eSports Dominates Online Video
The panel shared some incredible stats on this emerging industry. Vice recently produced an enlightening series on eSports around the biggest competitive gaming tournament, the League of Legends World Championship. The event has drawn as many as 32 million viewers. Compare that to 26 million for the BCS National Championship and Game 7 of the NBA Finals, 16 million for the Final Four, and 15 million for the World Series (source: Qwilt). Large competitive gaming tournaments are being held in stadiums all over the world and selling out to tens of thousands of attendees in minutes, with millions more that watch online.

Sports remains one of the best content formats for advertising given the value of live programming, and eSports is far and away the most watched sports category online, where the most valuable demos have been shifting their consumption. According to Qwilt, Twitch is the largest live streaming site in the US, generating a staggering 44% of all live streaming traffic, vs. 7.2% by MLBAM and 6.3% by ESPN.

Traditional Sports Culture with a Social Edge
Just like any other major sport, eSports has players, teams, coaches, leagues, commentators, and crazy fans, especially in Asia. Gaming has already begun to escape nerd stigma in Asian markets, where screaming fans, guys and girls alike, proudly wear team paraphernila and line up for photos with the pro players and cosplay characters, the cheerleader equivalent for eSports. Star teams and players build massive followings across highly social channels. Accessibility, including the ability to chat with players as they are effectively on the field of play, is giving eSports professionals the same kind of intimate edge that Youtube celebrities enjoy over their Hollywood counterparts. Fans can't connect with LeBron James or Ronaldo in the same way they can with eSports stars.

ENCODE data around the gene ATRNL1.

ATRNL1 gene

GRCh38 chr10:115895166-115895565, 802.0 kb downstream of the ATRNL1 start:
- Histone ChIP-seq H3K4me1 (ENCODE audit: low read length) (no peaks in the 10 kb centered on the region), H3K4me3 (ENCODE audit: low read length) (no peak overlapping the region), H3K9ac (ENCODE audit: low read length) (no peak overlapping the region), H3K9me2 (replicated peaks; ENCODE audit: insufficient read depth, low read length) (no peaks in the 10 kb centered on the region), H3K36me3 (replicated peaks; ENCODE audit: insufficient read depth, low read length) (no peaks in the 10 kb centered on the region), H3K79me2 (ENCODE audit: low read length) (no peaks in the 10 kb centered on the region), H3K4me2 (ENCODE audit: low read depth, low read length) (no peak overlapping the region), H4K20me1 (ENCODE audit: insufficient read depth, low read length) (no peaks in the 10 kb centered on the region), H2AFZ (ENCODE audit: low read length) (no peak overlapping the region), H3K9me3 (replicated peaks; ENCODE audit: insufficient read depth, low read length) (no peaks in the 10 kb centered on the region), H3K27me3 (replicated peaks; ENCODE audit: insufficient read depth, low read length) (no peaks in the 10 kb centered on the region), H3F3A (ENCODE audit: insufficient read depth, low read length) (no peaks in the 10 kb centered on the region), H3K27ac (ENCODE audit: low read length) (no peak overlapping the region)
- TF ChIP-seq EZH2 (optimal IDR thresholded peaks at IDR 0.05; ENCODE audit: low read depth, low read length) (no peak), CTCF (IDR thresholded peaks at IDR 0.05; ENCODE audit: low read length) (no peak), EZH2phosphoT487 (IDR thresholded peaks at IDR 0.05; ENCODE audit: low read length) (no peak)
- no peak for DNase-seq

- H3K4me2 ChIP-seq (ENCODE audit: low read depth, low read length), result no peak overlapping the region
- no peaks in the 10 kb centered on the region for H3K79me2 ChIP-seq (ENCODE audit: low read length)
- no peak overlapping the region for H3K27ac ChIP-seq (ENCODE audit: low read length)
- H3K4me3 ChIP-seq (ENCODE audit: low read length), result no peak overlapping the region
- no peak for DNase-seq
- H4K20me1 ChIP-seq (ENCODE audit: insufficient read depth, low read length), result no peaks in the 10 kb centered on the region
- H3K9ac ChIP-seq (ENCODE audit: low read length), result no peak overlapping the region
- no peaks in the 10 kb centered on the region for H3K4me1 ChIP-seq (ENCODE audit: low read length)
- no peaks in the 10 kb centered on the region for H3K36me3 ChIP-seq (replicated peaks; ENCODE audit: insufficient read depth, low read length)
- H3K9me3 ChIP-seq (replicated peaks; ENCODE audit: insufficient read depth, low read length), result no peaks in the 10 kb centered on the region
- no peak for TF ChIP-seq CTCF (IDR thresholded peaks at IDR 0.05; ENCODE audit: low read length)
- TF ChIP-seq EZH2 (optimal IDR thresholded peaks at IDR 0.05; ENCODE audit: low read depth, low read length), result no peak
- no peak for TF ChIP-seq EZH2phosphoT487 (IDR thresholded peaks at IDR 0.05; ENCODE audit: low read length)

Content Rights are in the Wild West Stage
There is no clear leader amongst the eSports leagues. Just as in the evolution of other professional sports, the landscape is fragmented, with emerging teams and players looking to protect their rights, and publishers looking to maximize the value of their IP. eSports today is still dominated by hard core games that take players into fantasy worlds. Traditional sports games and more casual categories have yet to emerge but that is likely to change over time. Some of the leading hard core game publishers, many of which have tens of millions of users, have recognized the value of competitive gaming and are emphasizing eSports, often with the help of partners who specialize in live events. The lack of clarity around player and publisher rights is likely to drive consolidation of power over the long term with massive value creation for the industry participants that come out on top.

Growth Opportunities
With an enormous and rapidly growing audience for gaming video online, it is clear that significant advertising budgets will shift into this category over the long term. Twitch has the dominant portal today but faces plenty of competition, including Youtube, which is rumored to be making a big push into live streaming with gaming at the core. There are a slew of other players including Major League Gaming, Unity's Everyplay, Azubu, and a number of newer, mobile-first portals.

Additional business opportunities that are emerging, as they did for other sports in their nascency, include merchandising (both physical and digital), amateur leagues, fantasy, and gambling.

There is no longer a question as to whether eSports is a viable sports category. The only question is how big can it be?

More posts are loading...